Amazing what you can do when you're making your own arguments and not trashing other reformers and their ideas. If or when it gets that far I suppose Democrats will say fund job training for the displaced drug dealers and Republicans will say, I don't know what. You got any good suggestions? I have the impression a lot of low level illegal drug dealers are dealing to pay the cost of their own habit, which would drop drastically and become manageable, so they wouldn't need to deal anymore if their drug use was legal. That would make part of the problem go away but it definitely will need attention.
-newageblues

I don't need you

patting me on the head for "approved" behavior. Keep your uncontrolled ego away from me.

There would be a bigger war if we legalized

I can see how one could rationalize with the idea of legalization but, that would be the easy way out for the majority. We are fighting the "WAR AGAINST DRUGS" not trying to offer them up more easily on a silver platter. The population is already fully consumed with addicts who need help and most can't get it. If we were to legalize the use of these outlawed drugs the situation would sky rocket! By legalizing we would just be giving up on our people as a whole. The next thing you know there would be no ethics at all for people to follow and the world would be more chaotic than it already is. Therefore I'd don't agree with legalization of the Black Market. If you would like to learn more about addiction please go to http://www.stopaddiction.com

Skyrocket?

Addictionhelper --

Why would addiction rates "skyrocket" if drugs were legalized? Because you say so? They did not skyrocket why the Netherlands decriminalized, they did not skyrocket why Portugal decriminalized. Alcoholism did not fall when prohibition was enacted and did not rise after it was repealed. Your argument is just fear and supposition, disproved again and again in the real world. If it was just your private fantasy, it would be fine, but such unreason has bought a huge toll in debt, mayhem and death. Examining real cases will both soothe your fears and permit the rest of the world to stop suffering from them.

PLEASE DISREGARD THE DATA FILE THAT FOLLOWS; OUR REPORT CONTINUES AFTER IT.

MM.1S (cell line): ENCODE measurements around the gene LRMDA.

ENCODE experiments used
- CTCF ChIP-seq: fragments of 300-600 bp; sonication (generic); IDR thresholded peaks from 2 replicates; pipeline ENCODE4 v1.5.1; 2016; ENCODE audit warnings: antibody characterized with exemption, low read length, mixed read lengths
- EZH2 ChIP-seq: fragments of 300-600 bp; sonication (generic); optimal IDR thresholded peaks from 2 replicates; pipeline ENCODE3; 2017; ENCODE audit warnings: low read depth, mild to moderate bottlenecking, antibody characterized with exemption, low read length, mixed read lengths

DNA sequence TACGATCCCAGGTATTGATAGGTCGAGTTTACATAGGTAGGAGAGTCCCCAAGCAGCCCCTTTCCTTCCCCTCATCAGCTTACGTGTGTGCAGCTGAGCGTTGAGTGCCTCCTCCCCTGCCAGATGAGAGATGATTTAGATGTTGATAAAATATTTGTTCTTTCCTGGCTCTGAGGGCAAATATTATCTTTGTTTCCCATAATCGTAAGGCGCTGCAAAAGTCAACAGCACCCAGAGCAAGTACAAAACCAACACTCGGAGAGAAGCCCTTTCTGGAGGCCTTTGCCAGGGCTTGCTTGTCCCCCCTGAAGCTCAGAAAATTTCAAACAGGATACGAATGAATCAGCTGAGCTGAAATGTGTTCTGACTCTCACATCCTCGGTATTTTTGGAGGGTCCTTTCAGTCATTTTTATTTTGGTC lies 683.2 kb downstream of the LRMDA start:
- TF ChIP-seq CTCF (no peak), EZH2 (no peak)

So we know where you stand, addictionhelper

You prefer that all "illicit" drugs be controlled by criminals in the black market rather than by upstanding citizens in the free market. I'm sorry but most of us here oppose your path.

I'm pro-choice on EVERYTHING!

Addicthelper (that's a scary thought)

Addicthelper?I can see how one could rationalize with the idea of legalization but, that would be the easy way out for the majority.

Me:"easy way out"? If the "easy way out" results in bankrupting criminal gangs, cartels and terrorists then I am happy to seek the "easy way out".

We are fighting the "WAR AGAINST DRUGS" not trying to offer them up more easily on a silver platter.

Regulatory control with licensing and professional oversight is not a silver platter. Addict dealers and gangsters selling tax free on street corners, in bars and on work sites to everyone, even children, is the silver platter that your drug war prohibition hands to America's enemies, both foreign and domestic, today.

The population is already fully consumed with addicts who need help and most can't get it.

Yes. Unlike you we want to do something to correct this dysfunction of the drug war. You do nothing until it is too late and a person is addicted or using and caught by the law. This method is wasting billions of dollars a year in enforcement. And it puts billions of dollars a year into the hands of criminals and terrorists.

With legalization the billions wasted on police and prisons would flow into real on demand public health approved rehab and social service systems to fix people. People who are not problematic about their choices of intoxicants will pay taxes and user fees to help defray the costs of the problematic people.

If we were to legalize the use of these outlawed drugs the situation would sky rocket!

Hyperbole. On average 5% of any population intoxicates regularly with currently illegal substances. That is true for decriminalized countries and for highly prohibited countries.

By legalizing we would just be giving up on our people as a whole.

That is a nanny state mindset. What an ego it takes to look down on the American people in such an unashamed way.

Your the one who's policy preference is to throw Americans into prison and destroy their lives for making unpopular intoxicant choices. If that is not "giving up" on people I don't know what is.

Under legalization we would have confidence in and trust most Americans to act responsibly, as they do now. (Defying the bad drug laws is not a sigh or act of irresponsibility.) I have every confidence in Americans to be responsible without the police standing over them threatening individual freedom and prosperity should a citizen not obey.

The next thing you know there would be no ethics at all for people to follow and the world would be more chaotic than it already is. Therefore I'd don't agree with legalization of the Black Market.

You are habitually transferring your own failures onto those who want to fix your corrupt amoral and chaotic policy preference. Drug policy reform seeks to install regulations and a responsible licensed distribution based on the democratically arrived at values and ethics of the community. Your prohibition insists that no values and ethics at all are possible among users and distributions and so the whole culture and economy must be absolutely banned.